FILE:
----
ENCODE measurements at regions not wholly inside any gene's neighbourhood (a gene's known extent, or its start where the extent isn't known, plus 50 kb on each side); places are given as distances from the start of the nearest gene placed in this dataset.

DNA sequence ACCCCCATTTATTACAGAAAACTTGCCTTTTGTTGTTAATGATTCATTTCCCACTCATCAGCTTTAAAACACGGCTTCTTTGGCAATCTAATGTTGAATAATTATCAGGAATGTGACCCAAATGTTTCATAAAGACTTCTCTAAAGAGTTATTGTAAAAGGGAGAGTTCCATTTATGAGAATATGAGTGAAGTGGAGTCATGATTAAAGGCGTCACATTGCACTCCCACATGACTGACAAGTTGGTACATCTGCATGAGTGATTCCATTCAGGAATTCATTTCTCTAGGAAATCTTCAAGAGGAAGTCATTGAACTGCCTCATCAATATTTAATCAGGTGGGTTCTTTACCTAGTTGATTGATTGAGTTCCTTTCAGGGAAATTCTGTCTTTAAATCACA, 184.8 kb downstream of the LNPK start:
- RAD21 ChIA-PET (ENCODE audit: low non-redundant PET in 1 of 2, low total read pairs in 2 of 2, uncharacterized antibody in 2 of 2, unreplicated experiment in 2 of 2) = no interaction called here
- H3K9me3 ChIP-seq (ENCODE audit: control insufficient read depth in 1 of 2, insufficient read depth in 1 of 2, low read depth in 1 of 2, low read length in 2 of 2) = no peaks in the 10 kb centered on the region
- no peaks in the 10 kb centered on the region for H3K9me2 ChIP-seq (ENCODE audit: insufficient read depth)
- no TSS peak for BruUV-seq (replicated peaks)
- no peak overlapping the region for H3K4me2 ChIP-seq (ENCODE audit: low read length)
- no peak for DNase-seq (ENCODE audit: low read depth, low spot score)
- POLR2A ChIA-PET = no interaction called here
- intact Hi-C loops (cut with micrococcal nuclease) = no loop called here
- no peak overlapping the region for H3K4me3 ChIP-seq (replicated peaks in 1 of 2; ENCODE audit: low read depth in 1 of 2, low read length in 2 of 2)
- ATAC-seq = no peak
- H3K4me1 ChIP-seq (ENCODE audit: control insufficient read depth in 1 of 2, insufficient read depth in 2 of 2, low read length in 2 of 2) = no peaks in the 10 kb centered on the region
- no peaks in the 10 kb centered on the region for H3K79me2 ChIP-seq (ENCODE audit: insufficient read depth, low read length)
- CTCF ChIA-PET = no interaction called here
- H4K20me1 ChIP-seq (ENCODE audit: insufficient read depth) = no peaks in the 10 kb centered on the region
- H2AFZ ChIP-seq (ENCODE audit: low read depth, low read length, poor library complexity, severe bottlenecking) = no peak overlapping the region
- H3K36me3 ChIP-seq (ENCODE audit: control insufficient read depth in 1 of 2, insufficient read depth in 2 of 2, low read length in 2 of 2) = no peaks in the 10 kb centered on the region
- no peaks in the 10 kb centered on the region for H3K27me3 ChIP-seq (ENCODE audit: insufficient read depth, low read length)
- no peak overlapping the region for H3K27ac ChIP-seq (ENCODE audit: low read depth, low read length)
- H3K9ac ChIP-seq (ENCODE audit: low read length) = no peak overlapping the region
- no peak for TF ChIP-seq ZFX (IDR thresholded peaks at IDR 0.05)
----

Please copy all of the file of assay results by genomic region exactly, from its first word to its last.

ENCODE measurements at regions not wholly inside any gene's neighbourhood (a gene's known extent, or its start where the extent isn't known, plus 50 kb on each side); places are given as distances from the start of the nearest gene placed in this dataset.

DNA sequence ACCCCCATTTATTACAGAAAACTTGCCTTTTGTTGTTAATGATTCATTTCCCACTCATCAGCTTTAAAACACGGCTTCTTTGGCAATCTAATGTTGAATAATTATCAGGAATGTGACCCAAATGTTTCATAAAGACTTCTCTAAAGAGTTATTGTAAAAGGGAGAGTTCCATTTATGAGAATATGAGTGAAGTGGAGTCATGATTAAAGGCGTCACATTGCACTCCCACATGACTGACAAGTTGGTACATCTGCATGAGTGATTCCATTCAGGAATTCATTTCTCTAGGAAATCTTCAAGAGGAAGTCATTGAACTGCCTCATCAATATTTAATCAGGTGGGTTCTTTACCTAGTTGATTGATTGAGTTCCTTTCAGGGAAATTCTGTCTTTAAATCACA, 184.8 kb downstream of the LNPK start:
- RAD21 ChIA-PET (ENCODE audit: low non-redundant PET in 1 of 2, low total read pairs in 2 of 2, uncharacterized antibody in 2 of 2, unreplicated experiment in 2 of 2) = no interaction called here
- H3K9me3 ChIP-seq (ENCODE audit: control insufficient read depth in 1 of 2, insufficient read depth in 1 of 2, low read depth in 1 of 2, low read length in 2 of 2) = no peaks in the 10 kb centered on the region
- no peaks in the 10 kb centered on the region for H3K9me2 ChIP-seq (ENCODE audit: insufficient read depth)
- no TSS peak for BruUV-seq (replicated peaks)
- no peak overlapping the region for H3K4me2 ChIP-seq (ENCODE audit: low read length)
- no peak for DNase-seq (ENCODE audit: low read depth, low spot score)
- POLR2A ChIA-PET = no interaction called here
- intact Hi-C loops (cut with micrococcal nuclease) = no loop called here
- no peak overlapping the region for H3K4me3 ChIP-seq (replicated peaks in 1 of 2; ENCODE audit: low read depth in 1 of 2, low read length in 2 of 2)
- ATAC-seq = no peak
- H3K4me1 ChIP-seq (ENCODE audit: control insufficient read depth in 1 of 2, insufficient read depth in 2 of 2, low read length in 2 of 2) = no peaks in the 10 kb centered on the region
- no peaks in the 10 kb centered on the region for H3K79me2 ChIP-seq (ENCODE audit: insufficient read depth, low read length)
- CTCF ChIA-PET = no interaction called here
- H4K20me1 ChIP-seq (ENCODE audit: insufficient read depth) = no peaks in the 10 kb centered on the region
- H2AFZ ChIP-seq (ENCODE audit: low read depth, low read length, poor library complexity, severe bottlenecking) = no peak overlapping the region
- H3K36me3 ChIP-seq (ENCODE audit: control insufficient read depth in 1 of 2, insufficient read depth in 2 of 2, low read length in 2 of 2) = no peaks in the 10 kb centered on the region
- no peaks in the 10 kb centered on the region for H3K27me3 ChIP-seq (ENCODE audit: insufficient read depth, low read length)
- no peak overlapping the region for H3K27ac ChIP-seq (ENCODE audit: low read depth, low read length)
- H3K9ac ChIP-seq (ENCODE audit: low read length) = no peak overlapping the region
- no peak for TF ChIP-seq ZFX (IDR thresholded peaks at IDR 0.05)